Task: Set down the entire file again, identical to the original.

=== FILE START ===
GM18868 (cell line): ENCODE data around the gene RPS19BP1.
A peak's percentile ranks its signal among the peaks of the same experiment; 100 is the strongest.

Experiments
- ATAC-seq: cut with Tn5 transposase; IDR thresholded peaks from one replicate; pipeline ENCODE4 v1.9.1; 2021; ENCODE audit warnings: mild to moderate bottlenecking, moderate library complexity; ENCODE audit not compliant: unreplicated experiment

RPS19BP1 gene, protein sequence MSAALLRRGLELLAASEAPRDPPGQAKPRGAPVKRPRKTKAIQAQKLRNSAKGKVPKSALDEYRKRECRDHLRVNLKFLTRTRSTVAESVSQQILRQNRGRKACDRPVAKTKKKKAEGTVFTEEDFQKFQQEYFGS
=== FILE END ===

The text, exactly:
GM18868 (cell line): ENCODE data around the gene RPS19BP1.
A peak's percentile ranks its signal among the peaks of the same experiment; 100 is the strongest.

Experiments
- ATAC-seq: cut with Tn5 transposase; IDR thresholded peaks from one replicate; pipeline ENCODE4 v1.9.1; 2021; ENCODE audit warnings: mild to moderate bottlenecking, moderate library complexity; ENCODE audit not compliant: unreplicated experiment

RPS19BP1 gene, protein sequence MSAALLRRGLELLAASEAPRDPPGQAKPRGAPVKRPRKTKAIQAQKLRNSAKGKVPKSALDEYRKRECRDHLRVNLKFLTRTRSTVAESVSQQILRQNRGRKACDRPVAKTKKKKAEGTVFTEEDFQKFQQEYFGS